The next step is to come out to the rest of the family and then on facebook. I was not planning on telling my dad. He would love me no matter what, but he is terminally ill and deeply religious. I felt it would destroy him, and I wanted him to die with the assurance he would see me in heaven one day. He has a chronic illness, and likely has a year or two left, but he cannot be cured and will gradually deteriorate. He isn’t on facebook (doesn’t even own a computer),and though I know it is a risk, I was planning to ask anyone on facebook who knows him not to tell him. I was willing to take that chance if it meant anyone else who was struggling might be helped by my coming out. My sister thinks I should tell him to avoid being accidentally outed, and to avoid having to lie. She has volunteered to be there, which I think will be helpful. I’d rather have a root canal than cause my dad this kind of pain, but I think my sister is right. The risk is too high, and I’d rather tell him than have him find out. I’m still uncertain about whether or not to tell him.

Anyway, thank you very much for the book. Feel free to use my story on your blog, or in future editions of the book, but since I plan to stay closeted to clients and co-workers, please keep me anonymous.

Thank you,
Jean (not her real name)

“My sister could NOT have been more amazing”: A Coming Out Atheist Story From the Mailbag
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2 thoughts on ““My sister could NOT have been more amazing”: A Coming Out Atheist Story From the Mailbag

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    I think we have a bit of a bias in our relationship with Christians, especially if we are out and noisy about it. We get push back and “I’ll pray for you”s that are actually curses and “you’re going to hell”s and so on quite a bit, in particular online. But with the exception of some of the more isolated fundamentalist types, I don’t think most Christians hate and/or are afraid of atheists. I think most of them, if they are family and friends, will assume that it is a phase you are going through and that you will eventually come to your senses. They love you. They can’t reject you for that. They will worry about you, but they won’t stop loving you.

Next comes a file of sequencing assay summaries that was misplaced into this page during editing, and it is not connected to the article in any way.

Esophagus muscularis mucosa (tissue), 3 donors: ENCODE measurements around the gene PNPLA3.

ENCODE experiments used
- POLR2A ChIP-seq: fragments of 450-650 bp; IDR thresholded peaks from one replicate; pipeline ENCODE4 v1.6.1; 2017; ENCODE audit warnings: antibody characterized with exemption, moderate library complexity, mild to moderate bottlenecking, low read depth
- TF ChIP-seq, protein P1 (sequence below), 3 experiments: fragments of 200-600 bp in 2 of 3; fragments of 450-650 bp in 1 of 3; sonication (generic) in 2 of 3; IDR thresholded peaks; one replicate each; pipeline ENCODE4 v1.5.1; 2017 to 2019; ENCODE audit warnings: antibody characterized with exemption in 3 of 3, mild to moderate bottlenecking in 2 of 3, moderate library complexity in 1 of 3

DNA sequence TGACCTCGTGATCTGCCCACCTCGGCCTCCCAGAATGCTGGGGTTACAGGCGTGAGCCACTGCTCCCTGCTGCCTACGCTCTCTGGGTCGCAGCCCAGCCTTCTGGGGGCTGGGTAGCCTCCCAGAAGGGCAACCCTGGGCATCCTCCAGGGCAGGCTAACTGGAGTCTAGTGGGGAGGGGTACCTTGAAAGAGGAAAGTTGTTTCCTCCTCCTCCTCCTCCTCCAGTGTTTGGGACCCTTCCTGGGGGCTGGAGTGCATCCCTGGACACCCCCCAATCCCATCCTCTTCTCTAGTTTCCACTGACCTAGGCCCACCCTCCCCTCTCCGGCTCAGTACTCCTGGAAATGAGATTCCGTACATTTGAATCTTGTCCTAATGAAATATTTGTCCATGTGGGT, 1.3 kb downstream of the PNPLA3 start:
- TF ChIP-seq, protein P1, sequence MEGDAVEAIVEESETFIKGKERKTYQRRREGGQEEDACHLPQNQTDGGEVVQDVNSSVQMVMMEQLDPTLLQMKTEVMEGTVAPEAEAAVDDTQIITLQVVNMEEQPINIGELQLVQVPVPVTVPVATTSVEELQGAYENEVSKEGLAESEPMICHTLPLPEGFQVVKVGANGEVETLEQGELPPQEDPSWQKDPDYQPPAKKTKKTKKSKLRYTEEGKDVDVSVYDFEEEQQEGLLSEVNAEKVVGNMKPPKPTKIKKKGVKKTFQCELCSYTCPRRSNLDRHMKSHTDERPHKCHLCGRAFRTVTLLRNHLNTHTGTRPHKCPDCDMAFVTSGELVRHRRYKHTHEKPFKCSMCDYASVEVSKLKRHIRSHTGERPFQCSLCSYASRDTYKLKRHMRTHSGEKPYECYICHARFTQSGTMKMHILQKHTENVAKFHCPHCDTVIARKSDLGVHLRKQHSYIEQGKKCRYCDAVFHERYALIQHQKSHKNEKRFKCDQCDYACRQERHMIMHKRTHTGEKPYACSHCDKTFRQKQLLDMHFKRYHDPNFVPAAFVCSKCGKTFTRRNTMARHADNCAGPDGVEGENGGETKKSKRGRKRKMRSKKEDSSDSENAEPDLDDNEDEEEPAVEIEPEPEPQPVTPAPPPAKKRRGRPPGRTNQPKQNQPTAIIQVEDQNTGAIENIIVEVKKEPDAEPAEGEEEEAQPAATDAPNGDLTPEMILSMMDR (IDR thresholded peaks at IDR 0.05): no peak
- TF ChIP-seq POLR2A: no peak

I had a dear friend who started out quite religious and became more and more fundamentalist as time went on. For instance, I observed while she solemnly explained to a friend that, yes, it was lousy that she got home from a hard day at work and was expected to do all the household chores while her husband watched TV, but he was the head of the household and he could do what he thought best and she had to deal with the situation that way. With Bible verses. All the time I sat there, I was trying not to laugh my ass off because of all the marriages I’d seen at the time (and, hell, since) hers was the one where the wife was absolutely in charge, no questions ever, ever asked.

    I bring her up, because we really were good friends and I loved her and she loved me. One day I asked her how it made her feel to know that, if she was right about how the universe worked, I was going to hell. She looked pretty surprised, and then smiled and said, “You are not going to hell.”

    I said, “Oh, yes I am. If I stand before the God depicted in the Bible on Judgement Day I am going to spit in his eye and go to hell with my head held high.”

    She laughed and said, “You are not going to hell. God will find a way to save you.”

    She was absolutely serious. I thought it was an amazing way to get around the whole hell thing. She was the one who made me realize that people get out of religion exactly what they bring to it. If they are good-hearted people, their religion, fundamentalist or not, would be good-hearted. If they were shitty people, their religion would be shitty.

    Love conquers a great deal. Decent people are decent people.

    That said, I think it is important to understand that everyone who acts like they love you may not. I know of several kids who were either forced to keep their atheism quiet or were actually thrown out of the house by their parents because the parents couldn’t take the embarrassment of having an atheist kid. In my opinion, when what the people at church think is more important than your relationship with your children, you don’t actually love your children.

    All of which has rambled rather far from my original point, which is that watching theism online can give one a very jaundiced view of theists. I recommend reading Fred Clark on Slacktivist to counteract this. Among many other things, his take down of the Left Behind series is epic. Literally. He’s been working on it for ten years. A few pages or less at a time. The movies too. Using the absolute awfulness of those books as a springboard to talking about many many things, all the while making it clear that not all Christians are assholes.